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I am in that the position. All of the financial calculators, as well as a paid (by Megacorp) financial adviser say that, given our planned RE lifestyle, we are FI now. I like my job, and since becoming FI the stress has gone practically to zero - maybe because I can walk anytime. With that, along with a relatively large income (at times it feels like I'm beng paid big bucks for a hobby) and much lower expenses, I've decided to push my target retirement date to 2017, after our youngest graduates from college, which is a good "marker".

Of course, I am not ignoring the line about "the best laid plans of mice and men". Based on Megacorp decision or a change in personal circumstances that might not hold. But being FI allows me that flexibility. If Megacorp lays me off before that, or makes some change where I might lose some benefit if I do not retire by a certain date, I can make that change and live with that. In the meantime I will keep working at a relaxing pace, building the nest egg, and raising our LBYM level a bit - still saving plenty but spendng more to enjoy things now.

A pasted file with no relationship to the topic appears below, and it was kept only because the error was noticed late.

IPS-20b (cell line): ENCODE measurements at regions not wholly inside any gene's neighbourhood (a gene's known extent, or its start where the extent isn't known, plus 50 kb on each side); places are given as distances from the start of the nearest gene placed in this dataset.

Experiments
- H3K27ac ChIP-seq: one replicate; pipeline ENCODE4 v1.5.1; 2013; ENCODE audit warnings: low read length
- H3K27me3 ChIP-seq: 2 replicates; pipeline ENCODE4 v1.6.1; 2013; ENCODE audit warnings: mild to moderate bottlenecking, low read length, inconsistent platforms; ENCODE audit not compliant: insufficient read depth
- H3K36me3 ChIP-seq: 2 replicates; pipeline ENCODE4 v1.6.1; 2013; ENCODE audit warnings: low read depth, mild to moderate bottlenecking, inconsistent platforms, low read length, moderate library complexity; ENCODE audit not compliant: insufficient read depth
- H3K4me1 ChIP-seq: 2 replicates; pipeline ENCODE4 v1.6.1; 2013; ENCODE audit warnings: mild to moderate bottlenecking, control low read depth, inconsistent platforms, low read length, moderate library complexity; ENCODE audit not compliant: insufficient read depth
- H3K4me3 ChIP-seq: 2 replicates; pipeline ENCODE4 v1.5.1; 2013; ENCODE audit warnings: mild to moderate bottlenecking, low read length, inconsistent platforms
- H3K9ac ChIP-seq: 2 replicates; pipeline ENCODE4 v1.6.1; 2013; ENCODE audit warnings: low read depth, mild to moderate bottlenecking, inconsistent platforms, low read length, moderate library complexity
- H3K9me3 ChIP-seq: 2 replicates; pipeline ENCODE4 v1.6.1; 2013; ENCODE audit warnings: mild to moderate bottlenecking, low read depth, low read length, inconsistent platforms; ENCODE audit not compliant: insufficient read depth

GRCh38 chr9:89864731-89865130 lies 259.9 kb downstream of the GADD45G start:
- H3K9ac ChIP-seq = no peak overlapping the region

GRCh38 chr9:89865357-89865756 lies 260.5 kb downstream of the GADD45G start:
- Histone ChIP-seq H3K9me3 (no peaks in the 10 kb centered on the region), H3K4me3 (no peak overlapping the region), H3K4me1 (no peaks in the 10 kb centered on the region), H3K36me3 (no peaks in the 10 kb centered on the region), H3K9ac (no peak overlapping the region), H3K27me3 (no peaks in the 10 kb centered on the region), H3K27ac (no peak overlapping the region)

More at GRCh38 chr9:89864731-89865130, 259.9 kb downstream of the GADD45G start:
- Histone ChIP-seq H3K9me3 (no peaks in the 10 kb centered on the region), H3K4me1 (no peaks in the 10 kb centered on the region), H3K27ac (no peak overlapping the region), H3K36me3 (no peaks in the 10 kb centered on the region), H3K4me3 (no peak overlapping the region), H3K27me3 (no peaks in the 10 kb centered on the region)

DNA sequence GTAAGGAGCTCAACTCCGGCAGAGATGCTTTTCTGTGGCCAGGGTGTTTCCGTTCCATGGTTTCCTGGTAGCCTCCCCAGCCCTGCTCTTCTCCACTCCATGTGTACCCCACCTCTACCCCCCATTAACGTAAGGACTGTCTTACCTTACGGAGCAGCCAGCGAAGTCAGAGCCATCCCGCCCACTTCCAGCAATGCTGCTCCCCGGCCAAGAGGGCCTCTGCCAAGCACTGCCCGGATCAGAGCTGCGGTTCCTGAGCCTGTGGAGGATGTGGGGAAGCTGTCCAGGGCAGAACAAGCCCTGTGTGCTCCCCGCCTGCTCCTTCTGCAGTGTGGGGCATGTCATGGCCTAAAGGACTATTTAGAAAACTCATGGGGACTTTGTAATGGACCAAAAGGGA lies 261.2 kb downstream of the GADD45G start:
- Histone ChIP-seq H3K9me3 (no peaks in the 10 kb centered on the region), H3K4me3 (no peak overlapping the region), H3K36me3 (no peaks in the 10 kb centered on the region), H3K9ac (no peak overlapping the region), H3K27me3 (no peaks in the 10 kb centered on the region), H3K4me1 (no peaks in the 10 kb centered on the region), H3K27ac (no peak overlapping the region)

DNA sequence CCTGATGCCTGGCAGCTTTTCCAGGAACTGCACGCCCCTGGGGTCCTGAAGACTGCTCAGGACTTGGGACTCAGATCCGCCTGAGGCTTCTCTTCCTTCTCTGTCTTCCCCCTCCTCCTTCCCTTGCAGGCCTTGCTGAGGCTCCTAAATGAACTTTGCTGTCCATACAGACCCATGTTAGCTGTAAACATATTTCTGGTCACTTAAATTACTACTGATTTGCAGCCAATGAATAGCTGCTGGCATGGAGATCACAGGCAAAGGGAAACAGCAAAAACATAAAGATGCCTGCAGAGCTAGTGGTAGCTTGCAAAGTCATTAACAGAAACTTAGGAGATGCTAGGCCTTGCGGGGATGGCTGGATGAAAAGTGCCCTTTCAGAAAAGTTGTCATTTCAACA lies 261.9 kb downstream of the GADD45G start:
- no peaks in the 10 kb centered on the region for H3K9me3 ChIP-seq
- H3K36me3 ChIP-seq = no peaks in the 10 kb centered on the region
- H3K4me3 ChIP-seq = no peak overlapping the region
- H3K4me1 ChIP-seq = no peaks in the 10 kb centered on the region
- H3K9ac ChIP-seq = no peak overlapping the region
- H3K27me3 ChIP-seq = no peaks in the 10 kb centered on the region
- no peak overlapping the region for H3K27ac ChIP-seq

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Old 12-20-2014, 06:03 AM   #14
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Retired in 08 at 60, was off for a year, company had an oop's,they retired too many of us old farts, now work 4 days a month as an independent contractor. Keeps my brain sharp, get to see old friends, and provides
bowling money. The nice thing is I don't have to deal with any management stuff, do the work and leave.
Been there 37 years now, LOL.
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Old 12-20-2014, 06:17 AM   #15
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We retired almost 3 years ago ages 55/54. Nice pension, cheap medical and plenty of money in the bank. I started doing some part time sales and some install work for friends companies and then went and got my real estate license.
I don't work because I need the money but because I like to work.
My wife, on the other hand, settled into retirement just fine.
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Old 12-20-2014, 07:01 AM   #16